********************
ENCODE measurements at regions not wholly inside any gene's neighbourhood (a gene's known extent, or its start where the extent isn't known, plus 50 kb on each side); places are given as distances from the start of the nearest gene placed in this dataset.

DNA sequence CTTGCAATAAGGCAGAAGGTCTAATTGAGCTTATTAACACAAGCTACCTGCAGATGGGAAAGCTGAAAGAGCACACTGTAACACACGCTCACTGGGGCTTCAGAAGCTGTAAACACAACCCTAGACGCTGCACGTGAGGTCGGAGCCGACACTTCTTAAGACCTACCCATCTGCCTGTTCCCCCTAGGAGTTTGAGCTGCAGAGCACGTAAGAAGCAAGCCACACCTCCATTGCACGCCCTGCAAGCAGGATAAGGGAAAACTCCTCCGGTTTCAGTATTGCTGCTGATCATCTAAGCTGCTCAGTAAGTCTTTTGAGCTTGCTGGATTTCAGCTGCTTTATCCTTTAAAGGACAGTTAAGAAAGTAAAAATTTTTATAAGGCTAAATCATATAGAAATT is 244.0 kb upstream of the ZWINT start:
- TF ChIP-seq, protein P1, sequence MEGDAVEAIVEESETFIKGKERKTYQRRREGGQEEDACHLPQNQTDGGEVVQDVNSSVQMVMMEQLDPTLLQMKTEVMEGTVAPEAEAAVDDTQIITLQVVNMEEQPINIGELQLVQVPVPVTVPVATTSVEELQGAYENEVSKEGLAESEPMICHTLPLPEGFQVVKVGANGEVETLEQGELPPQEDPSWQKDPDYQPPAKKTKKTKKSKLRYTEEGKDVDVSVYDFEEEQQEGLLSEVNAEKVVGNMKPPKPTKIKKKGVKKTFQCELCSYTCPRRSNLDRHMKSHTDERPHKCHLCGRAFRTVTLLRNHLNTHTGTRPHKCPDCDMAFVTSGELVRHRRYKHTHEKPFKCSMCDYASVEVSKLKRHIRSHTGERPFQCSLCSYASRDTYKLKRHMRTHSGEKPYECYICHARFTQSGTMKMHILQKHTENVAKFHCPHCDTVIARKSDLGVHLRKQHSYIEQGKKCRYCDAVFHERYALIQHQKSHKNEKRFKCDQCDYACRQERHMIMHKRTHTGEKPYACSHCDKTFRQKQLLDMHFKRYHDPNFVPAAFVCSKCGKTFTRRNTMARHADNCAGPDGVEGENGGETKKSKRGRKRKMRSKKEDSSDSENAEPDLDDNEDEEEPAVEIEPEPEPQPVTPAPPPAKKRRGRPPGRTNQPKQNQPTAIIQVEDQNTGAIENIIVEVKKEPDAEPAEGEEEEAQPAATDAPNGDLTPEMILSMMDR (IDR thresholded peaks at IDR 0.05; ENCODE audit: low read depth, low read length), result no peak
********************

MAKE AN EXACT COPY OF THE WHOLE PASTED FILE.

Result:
ENCODE measurements at regions not wholly inside any gene's neighbourhood (a gene's known extent, or its start where the extent isn't known, plus 50 kb on each side); places are given as distances from the start of the nearest gene placed in this dataset.

DNA sequence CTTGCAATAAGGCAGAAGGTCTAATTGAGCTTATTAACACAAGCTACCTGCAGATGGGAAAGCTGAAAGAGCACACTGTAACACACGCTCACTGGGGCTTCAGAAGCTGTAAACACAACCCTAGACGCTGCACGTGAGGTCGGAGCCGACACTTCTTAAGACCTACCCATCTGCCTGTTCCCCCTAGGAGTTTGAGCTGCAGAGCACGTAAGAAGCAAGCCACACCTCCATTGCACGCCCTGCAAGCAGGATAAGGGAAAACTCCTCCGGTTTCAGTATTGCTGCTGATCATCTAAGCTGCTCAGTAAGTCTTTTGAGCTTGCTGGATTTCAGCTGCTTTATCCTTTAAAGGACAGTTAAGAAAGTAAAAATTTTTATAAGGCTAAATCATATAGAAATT is 244.0 kb upstream of the ZWINT start:
- TF ChIP-seq, protein P1, sequence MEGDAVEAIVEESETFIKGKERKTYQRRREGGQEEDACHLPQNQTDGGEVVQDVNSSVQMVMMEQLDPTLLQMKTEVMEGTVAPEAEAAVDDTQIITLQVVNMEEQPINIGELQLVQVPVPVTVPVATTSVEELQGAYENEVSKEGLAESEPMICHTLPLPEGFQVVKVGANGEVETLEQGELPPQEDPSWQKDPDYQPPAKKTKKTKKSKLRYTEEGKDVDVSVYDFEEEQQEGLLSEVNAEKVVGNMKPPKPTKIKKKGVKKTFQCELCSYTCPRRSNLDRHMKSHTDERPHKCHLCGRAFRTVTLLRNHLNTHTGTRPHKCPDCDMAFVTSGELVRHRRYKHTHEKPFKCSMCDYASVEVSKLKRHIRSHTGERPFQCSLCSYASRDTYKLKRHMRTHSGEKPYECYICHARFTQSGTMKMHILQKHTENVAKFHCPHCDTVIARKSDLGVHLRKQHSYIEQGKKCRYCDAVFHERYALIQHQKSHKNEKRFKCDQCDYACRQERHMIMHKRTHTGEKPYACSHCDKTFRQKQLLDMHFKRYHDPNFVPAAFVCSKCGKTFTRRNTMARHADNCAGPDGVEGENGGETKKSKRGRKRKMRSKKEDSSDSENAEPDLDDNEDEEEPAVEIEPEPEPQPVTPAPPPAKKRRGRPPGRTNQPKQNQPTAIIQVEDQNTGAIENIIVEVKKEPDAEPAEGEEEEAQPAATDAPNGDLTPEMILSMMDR (IDR thresholded peaks at IDR 0.05; ENCODE audit: low read depth, low read length), result no peak